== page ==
The government has finally started enforcing drunk driving laws. However, some believe requiring drivers who refuse a Breathalyzer test to submit a blood sample is a violation of their human rights. Yet the US has long clamped down on the crime and has much legal experience in dealing with it. The practice adopted in Taiwan, of requiring prosecutors’ permission before a blood sample can be forcibly obtained, exceeds the US in terms of human rights guarantees, but falls short in terms of safeguarding pedestrian safety.
The US is organized on a federal legal system and despite major differences in the laws of each state, all 50 states use implied-consent law when dealing with drivers who refuse a Breathalyzer test. Police officers are invested with the power to take a blood sample as evidence from anyone once they refuse a Breathalyzer test, or do not cooperate in performing actions to show how physically coordinated they are. This legislation not only provides strict laws that reduce injury and death from drunk driving, it also establishes an important legal principle: Driving is a privilege, not a right.
With great privileges come even greater responsibilities. Therefore, by applying for a driver’s license, applicants have implicitly consented to cooperate with police by testing for blood alcohol levels if, based upon trace evidence, there is substantial cause to suspect them to be a threat to public safety. If the driver refuses to cooperate, or the police are unable to infer their intent either way, then the driver is understood to have consented to providing a blood sample.
Then there is the issue of whether it is right to require the police to first obtain a warrant from a prosecutor or judge before they can demand a blood test. In 1966, the US Supreme Court said that if the drunk driving has resulted in death or injury, then the driver could be sent for a blood test without a warrant. In April, the US Supreme Court issued a decision in an individual case wherein police had obtained a blood test from a driver involved in a victimless drunk driving accident against their will, without first having obtained a warrant.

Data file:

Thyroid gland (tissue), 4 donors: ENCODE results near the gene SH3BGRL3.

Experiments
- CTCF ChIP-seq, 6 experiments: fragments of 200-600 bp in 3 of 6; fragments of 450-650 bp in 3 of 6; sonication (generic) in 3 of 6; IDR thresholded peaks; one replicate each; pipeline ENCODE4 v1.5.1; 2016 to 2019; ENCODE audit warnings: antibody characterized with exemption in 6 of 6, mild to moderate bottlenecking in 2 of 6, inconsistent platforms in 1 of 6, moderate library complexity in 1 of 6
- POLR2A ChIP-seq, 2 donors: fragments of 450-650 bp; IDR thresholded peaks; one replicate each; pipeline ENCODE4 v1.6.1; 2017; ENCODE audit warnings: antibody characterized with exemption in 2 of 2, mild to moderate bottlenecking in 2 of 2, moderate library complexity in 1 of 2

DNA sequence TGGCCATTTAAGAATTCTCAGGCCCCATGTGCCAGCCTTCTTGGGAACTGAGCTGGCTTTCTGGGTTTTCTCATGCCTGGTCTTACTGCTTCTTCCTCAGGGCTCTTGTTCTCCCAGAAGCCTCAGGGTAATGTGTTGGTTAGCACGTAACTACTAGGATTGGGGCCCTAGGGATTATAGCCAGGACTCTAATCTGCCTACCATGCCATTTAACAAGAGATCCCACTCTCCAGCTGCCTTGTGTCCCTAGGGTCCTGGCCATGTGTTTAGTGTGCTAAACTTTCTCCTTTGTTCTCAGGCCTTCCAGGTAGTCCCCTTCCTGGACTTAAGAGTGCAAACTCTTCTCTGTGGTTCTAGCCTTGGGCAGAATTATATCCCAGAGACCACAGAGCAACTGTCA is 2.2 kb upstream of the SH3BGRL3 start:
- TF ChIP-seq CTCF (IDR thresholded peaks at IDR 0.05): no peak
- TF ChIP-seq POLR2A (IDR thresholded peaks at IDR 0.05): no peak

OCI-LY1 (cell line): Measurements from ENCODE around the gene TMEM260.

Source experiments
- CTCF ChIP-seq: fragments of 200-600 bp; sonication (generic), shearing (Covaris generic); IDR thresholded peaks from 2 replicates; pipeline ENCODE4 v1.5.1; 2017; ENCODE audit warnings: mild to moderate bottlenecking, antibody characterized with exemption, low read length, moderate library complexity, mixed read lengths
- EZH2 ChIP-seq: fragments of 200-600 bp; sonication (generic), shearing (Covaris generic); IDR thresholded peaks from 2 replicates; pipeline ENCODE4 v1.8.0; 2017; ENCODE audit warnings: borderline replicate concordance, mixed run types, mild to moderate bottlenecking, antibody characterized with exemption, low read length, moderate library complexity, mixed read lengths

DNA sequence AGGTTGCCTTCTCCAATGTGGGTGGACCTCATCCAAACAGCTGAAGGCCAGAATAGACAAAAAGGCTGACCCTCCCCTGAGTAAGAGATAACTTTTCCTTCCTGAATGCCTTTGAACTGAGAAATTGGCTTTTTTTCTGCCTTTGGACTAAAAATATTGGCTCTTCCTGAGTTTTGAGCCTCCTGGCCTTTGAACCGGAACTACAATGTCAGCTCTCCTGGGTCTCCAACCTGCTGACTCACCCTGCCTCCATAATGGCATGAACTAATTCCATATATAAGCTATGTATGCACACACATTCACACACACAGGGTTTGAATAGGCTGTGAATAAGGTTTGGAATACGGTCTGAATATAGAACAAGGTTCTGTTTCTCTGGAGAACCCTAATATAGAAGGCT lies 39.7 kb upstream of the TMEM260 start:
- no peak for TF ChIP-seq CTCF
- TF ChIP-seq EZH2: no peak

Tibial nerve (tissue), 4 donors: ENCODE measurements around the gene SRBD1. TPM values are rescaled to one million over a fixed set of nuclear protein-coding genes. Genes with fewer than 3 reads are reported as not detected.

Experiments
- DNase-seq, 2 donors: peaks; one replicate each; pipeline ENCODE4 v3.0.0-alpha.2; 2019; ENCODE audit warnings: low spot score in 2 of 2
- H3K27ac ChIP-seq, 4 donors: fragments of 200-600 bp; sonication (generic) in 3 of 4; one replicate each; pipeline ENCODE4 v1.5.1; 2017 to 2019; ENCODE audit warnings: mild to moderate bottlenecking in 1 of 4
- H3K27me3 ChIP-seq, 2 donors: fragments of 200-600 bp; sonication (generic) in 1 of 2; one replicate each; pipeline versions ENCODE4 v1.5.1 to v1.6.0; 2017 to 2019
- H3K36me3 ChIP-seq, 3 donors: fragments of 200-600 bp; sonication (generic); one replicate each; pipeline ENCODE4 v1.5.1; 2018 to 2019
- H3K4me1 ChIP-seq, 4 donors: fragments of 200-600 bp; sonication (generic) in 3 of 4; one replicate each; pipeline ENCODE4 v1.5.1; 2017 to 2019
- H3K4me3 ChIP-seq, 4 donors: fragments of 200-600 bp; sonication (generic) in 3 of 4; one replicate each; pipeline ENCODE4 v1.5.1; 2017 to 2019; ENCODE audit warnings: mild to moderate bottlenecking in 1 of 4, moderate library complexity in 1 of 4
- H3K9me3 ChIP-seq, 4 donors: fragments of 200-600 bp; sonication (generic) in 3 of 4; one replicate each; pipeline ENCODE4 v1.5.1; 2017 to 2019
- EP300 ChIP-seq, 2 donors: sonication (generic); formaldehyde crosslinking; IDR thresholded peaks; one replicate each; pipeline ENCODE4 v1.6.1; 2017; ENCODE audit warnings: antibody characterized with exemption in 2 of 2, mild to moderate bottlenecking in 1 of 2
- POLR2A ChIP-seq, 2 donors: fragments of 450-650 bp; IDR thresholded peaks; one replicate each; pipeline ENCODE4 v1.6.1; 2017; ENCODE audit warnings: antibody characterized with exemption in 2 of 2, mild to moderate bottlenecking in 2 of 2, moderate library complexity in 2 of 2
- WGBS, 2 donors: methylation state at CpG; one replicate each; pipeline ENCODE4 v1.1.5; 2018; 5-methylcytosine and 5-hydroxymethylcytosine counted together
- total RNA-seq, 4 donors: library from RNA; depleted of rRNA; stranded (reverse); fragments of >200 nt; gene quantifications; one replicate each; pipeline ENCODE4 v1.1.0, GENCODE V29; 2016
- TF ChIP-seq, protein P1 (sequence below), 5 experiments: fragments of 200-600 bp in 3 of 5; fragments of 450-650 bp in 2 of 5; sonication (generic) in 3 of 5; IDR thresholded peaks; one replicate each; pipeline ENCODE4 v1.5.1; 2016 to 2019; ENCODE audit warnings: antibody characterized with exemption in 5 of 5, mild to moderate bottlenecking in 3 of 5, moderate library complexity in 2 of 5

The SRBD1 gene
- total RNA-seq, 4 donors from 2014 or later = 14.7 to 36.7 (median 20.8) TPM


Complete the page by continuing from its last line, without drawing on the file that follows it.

In principle, it said, the police must obtain the writ first. However, in exceptional circumstances, such as when it is impracticable to do so — for example, when communication channels are down, making it impossible to contact a prosecutor or judge — the police can, to avoid losing evidence, require the driver to provide the blood sample without the writ.
Empirical research has shown that, through metabolism, the blood alcohol concentration (BAC) falls at a rate of 0.015 every half hour, on average. In the first instance in Taiwan of a drunk driver refusing a Breathalyzer test, it took police at least four hours to secure permission to get the blood sample. By then, the BAC would have fallen by 0.06 points, rendering the evidence useless.
It is very worrying that Taiwanese police do not have the power to require a driver to undergo a blood test. In future, in enforcing the law, the question is whether police will be able to obtain a warrant to preserve the integrity of the evidence in time.
It is not the first time anyone has found the judiciary or the nation’s laws or their enforcement exasperating: Drunk driving laws are unjust and biased in favor of the rights of the defendant rather than that of the victims and law-abiding citizens. The amount of fatalities and injuries resulting from drunk driving, the loss of the BAC evidence and the fact that driving is seen as a basic human right, rather than a privilege, lead me to question: Could they better reflect social changes and social needs?
Yang Chia-ling is a lawyer and doctoral candidate at the University of California School of Law.
Translated by Paul Cooper